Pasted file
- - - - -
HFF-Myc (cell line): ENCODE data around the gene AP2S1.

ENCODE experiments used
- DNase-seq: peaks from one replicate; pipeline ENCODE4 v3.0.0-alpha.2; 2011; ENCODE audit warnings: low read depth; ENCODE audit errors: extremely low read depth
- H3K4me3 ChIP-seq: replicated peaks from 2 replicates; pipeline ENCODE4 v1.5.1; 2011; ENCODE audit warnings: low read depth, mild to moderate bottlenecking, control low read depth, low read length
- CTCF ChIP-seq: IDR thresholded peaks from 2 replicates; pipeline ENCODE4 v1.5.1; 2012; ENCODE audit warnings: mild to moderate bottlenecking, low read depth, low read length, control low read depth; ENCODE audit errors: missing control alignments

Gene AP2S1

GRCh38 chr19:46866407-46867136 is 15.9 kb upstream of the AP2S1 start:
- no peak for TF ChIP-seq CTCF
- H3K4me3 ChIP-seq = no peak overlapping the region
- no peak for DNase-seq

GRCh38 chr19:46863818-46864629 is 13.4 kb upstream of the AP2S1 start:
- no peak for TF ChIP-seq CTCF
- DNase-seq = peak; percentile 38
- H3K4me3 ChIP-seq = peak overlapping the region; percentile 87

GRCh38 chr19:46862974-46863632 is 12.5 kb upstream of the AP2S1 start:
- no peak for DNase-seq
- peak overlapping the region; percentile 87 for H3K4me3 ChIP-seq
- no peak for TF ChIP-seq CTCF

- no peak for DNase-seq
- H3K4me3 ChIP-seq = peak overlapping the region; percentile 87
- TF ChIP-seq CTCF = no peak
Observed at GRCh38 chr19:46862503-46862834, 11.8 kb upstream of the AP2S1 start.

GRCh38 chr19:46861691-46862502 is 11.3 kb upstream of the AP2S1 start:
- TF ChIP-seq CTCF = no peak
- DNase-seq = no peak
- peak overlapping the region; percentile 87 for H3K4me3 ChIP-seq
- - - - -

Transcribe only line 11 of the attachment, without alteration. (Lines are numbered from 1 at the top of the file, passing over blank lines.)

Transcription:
GRCh38 chr19:46863818-46864629 is 13.4 kb upstream of the AP2S1 start: